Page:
In software development, SOLID design principles are such a popular approach to programming for good reason. All five principles are commonly used by engineers and provide several important benefits through the stages of development. SOLID breaks down to:
S – Single-responsibility Principle
O – Open-closed Principle
L – Liskov Substitution Principle
I – Interface Segregation Principle
D – Dependency Inversion Principle
These standards are perfect for maintaining along with your project’s growth, as their goal is to allow developers to refine one aspect of software without impacting others. SOLID is intended to make designs clearer, and easier to maintain. Using these principles makes it easier on engineers to build adaptive, effective, and agile software without issues. If adhered to correctly, the SOLID approach can lead to better code for both readability and testability.
Single Responsibility Principle
- This approach makes code easier to test and software more straightforward to implement. Future modifications are less likely to have unintended consequences under the Single Responsibility Principle.
- Any changes to the features of a class that handles multiple responsibilities may impact others. This is difficult enough if you’re working on a simple program, but it can quickly escalate into a nightmare if you’re working with significant, enterprise-level software. You may save a lot of time testing and establishing a more maintainable design by ensuring that each module wraps only one task.
- Consider utilizing an automated check on build to limit the scope of classes to guarantee that you’re following this guideline in development. This check isn’t a surefire technique to ensure that you’re adhering to the single responsibility principle, but it can help ensure that classes aren’t breaking it.
- The open-closed concept states that existing, well-tested classes will need to be updated when any content must be added. Changing classes, on the other hand, can cause issues or bugs. This guideline must be followed to write code that is uncomplicated to maintain and revise.
- You should be able to use OOP features like inheritance via subclasses and interfaces to extend your existing code. However, it would help if you never changed existing classes, interfaces, or other code units in production, as this can result in unexpected behavior. When you add a new feature to your code by extending it rather than changing it, you reduce the chances of failure. Furthermore, you aren’t necessarily required to unit test existing features.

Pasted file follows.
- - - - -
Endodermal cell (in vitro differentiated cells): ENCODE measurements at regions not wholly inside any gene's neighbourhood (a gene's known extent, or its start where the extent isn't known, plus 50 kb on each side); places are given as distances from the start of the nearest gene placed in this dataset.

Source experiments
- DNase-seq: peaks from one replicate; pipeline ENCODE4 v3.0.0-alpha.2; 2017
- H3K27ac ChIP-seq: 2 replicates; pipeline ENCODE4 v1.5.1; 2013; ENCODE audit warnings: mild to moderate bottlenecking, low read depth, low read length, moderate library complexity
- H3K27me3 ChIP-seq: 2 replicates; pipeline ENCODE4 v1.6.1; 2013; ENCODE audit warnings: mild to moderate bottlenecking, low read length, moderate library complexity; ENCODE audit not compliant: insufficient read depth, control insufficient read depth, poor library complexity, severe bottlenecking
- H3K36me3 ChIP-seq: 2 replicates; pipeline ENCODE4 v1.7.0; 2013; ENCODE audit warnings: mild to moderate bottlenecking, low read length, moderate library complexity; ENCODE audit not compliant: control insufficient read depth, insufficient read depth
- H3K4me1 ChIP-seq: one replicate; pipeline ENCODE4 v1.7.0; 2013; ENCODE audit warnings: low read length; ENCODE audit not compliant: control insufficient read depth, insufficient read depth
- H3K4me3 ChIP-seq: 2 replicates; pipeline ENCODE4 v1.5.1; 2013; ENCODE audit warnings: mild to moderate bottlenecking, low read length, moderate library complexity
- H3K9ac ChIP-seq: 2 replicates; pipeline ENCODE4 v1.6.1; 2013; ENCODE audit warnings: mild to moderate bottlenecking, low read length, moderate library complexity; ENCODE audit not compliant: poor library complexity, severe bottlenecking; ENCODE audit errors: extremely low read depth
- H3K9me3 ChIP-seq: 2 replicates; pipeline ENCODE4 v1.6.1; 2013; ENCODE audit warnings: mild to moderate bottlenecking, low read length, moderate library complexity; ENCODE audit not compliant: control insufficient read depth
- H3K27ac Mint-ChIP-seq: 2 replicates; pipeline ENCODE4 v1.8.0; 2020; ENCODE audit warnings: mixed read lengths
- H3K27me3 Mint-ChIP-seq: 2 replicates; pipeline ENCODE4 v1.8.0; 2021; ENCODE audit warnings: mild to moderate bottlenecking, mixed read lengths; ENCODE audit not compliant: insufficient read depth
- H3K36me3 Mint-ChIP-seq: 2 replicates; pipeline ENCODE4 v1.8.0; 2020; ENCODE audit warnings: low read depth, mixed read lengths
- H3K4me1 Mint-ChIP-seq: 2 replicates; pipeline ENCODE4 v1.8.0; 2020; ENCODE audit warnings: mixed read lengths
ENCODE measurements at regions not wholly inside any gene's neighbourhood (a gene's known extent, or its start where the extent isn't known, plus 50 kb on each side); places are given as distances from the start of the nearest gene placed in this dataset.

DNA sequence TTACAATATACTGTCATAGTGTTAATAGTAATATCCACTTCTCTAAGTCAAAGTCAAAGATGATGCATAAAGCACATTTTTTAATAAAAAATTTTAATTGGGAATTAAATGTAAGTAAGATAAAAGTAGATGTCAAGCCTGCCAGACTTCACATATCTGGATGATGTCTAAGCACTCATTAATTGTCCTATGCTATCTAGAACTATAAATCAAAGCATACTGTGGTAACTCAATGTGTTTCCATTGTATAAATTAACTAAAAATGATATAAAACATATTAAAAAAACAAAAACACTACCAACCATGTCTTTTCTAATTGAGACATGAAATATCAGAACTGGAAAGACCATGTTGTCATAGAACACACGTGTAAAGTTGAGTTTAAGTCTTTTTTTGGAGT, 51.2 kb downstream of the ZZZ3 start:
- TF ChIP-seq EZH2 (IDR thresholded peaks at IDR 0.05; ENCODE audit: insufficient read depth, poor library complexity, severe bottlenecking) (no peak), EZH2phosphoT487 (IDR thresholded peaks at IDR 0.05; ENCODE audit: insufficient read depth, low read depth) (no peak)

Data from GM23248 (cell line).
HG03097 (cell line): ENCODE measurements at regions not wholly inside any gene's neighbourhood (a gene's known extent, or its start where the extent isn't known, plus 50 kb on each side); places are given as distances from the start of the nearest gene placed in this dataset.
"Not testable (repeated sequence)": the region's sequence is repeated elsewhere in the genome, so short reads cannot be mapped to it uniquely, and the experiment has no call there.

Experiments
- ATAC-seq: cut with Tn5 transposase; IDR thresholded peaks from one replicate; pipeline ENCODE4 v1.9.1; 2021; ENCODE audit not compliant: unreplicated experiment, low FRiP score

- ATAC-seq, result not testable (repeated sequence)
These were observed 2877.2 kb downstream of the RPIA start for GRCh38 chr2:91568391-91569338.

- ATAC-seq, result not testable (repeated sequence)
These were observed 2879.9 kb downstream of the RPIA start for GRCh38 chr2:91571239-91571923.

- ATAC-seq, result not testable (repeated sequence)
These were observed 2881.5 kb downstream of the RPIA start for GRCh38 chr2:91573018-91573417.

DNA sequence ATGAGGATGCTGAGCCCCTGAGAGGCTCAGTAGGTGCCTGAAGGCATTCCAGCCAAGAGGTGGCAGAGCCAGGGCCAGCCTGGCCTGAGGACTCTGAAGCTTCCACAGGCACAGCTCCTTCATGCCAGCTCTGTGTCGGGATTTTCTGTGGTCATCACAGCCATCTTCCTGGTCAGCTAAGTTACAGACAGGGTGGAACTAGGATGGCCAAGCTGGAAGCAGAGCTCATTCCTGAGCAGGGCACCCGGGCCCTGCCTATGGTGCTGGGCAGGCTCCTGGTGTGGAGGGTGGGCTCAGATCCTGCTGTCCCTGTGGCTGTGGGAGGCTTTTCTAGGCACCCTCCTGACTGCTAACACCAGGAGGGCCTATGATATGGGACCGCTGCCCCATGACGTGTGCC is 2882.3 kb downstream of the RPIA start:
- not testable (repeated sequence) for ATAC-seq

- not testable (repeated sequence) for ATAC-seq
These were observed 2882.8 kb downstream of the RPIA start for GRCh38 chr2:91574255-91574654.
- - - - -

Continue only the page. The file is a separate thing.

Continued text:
- A typical technique to comply with this guideline is to use inheritance or interfaces that allow polymorphic substitutions. This guideline should be followed for writing code that is manageable and revisable.
If adhered to correctly, the SOLID approach can lead to better code for both readability and testability.
Liskov Substitution Principle
- This concept states that all derived classes should be interchangeable with their parent classes. It’s an extension of the open-closed principle in that it ensures that derived classes extend the base class without affecting behavior.
- Objects from their subclasses should replace a superclass object without causing problems in the application. As a result, a child class should never change its parent class’s traits. The Liskov Substitution Principle can be implemented by paying attention to the correct inheritance hierarchy.
- This principle ultimately helps minimize unintended repercussions of changes and avoids the need to reopen a closed class to make changes. It allows for simple program additions. While it may slow down the development process, adhering to this approach can prevent a slew of problems during updates and extensions.
Interface Segregation Principle
- It is preferable to have many smaller interfaces rather than a few larger ones. This means that software engineers shouldn’t merely start with an existing interface and add additional methods. Instead, start by creating a new interface and then allow your class to implement as many as necessary.
- Code readability is harmed by violations of the Interface Segregation Principle, which causes programmers to design dummy methods that do nothing. You should avoid interface pollution in a well-designed application. The best approach is to build smaller interfaces that are more flexible to implement.
- Developers should opt for composition over inheritance and decoupling over coupling. Engineers should also strive for many client-specific interfaces rather than a single, general-purpose interface.
Engineers should also strive for many client-specific interfaces rather than a single, general-purpose interface.
Dependency Inversion Principle
- According to the dependency inversion concept, developers must “rely on abstractions, not concretions.” This principle is essential if you are decoupling high-level and low-level classes. Higher-level classes usually summarize complex logic, while low-level types include data or utilities.
- Typically, most users want to make high-level classes depending on low-level classes. Per the Dependency Inversion Principle, it is advised that you invert the dependency. Otherwise, the high-level class will also be affected when the low-level class is replaced.
- A dependency inversion design is only one prominent solution for adhering to this idea. Finding a way to apply this idea will make your code more agile in the long run.
Implementing SOLID design principles increases a code base’s overall complexity and results in a more flexible design. Apart from monolithic systems, SOLID design concepts may be applied to microservices, where each microservice can be treated as a separate code module. When SOLID design principles are adhered to throughout development, systems become more manageable, scalable, and reusable.
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